Ghana lost 74 million pounds between 2005 and 2007 to the European Union (EU) as a result of tax avoidance by some multinational companies, a study has revealed.
According to Action Aid Ghana, a civil society group, schemes such as transfer mispricing, thin capitalization, income conversion among others used by the firms in transferring money from Ghana to their respective countries was legal but unethical.
Emmanuel Badu Addo, Finance Director of the UK-based organization, said transfer pricing and its implications for a developing country like Ghana which struggles to raise revenue through taxes to meet its expenditure were injurious.
Highlighting the effects of aggressive tax avoidance schemes, Mr. Badu Addo mentioned the impact as loss of tax revenue which hampers economic development and poverty alleviation, among others. According to him, it weakens organized labour to due to the fact that staff do not receive the right wages and salaries and also reduces tax justice.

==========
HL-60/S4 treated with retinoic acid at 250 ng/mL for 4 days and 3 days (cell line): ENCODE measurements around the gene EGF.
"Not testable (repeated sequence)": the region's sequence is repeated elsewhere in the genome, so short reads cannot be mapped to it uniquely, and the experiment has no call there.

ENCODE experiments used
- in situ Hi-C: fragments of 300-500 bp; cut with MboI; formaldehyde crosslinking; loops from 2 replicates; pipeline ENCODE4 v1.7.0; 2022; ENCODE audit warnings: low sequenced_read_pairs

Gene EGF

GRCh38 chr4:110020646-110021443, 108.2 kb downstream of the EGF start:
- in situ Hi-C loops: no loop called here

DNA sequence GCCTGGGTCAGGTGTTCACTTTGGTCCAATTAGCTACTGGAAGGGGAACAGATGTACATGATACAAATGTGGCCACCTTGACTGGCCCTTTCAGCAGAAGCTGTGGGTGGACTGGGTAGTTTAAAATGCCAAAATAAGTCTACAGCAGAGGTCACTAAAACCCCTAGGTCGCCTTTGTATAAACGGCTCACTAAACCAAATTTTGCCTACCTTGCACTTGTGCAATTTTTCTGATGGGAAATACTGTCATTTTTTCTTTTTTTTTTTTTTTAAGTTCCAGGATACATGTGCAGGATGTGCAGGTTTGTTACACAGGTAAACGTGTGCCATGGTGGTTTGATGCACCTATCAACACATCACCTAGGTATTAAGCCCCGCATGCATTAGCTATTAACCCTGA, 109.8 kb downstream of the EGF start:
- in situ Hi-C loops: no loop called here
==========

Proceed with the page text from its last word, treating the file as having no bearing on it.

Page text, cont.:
Ghana is able to raise 12.5 percent taxes of Gross Domestic Product (GDP) compared to 34.8 percent in developed countries. And Mr. Badu said if the gap is breached, many developmental projects can be undertaken at the district assembly and municipal levels.
Vitus Azeem, Executive Secretary of the Ghana Integrity Initiative, who spoke on why tax justice matters, said the lax in the tax system is as a result of leadership, adding “The problem has to do with management and not the tax system itself.”
He called for enforcement of the law to ensure people pay taxes. On whether mining companies are supposed to develop mining communities, he noted that it was the duty of the government to develop the communities.
He added that it was about time people who can afford to pay for certain things do so. On the way forward, the proponents, Ghana Integrity Initiative, Christian Aid and Action Aid Ghana, stressed the need for Ghana to double its tax revenue by tackling tax evasion.
They called on civil society and the media to work closely to prevent transfer pricing, among others. The tax system in any country reflects the social, economic and political objectives of government.
Source: Daily Graphic
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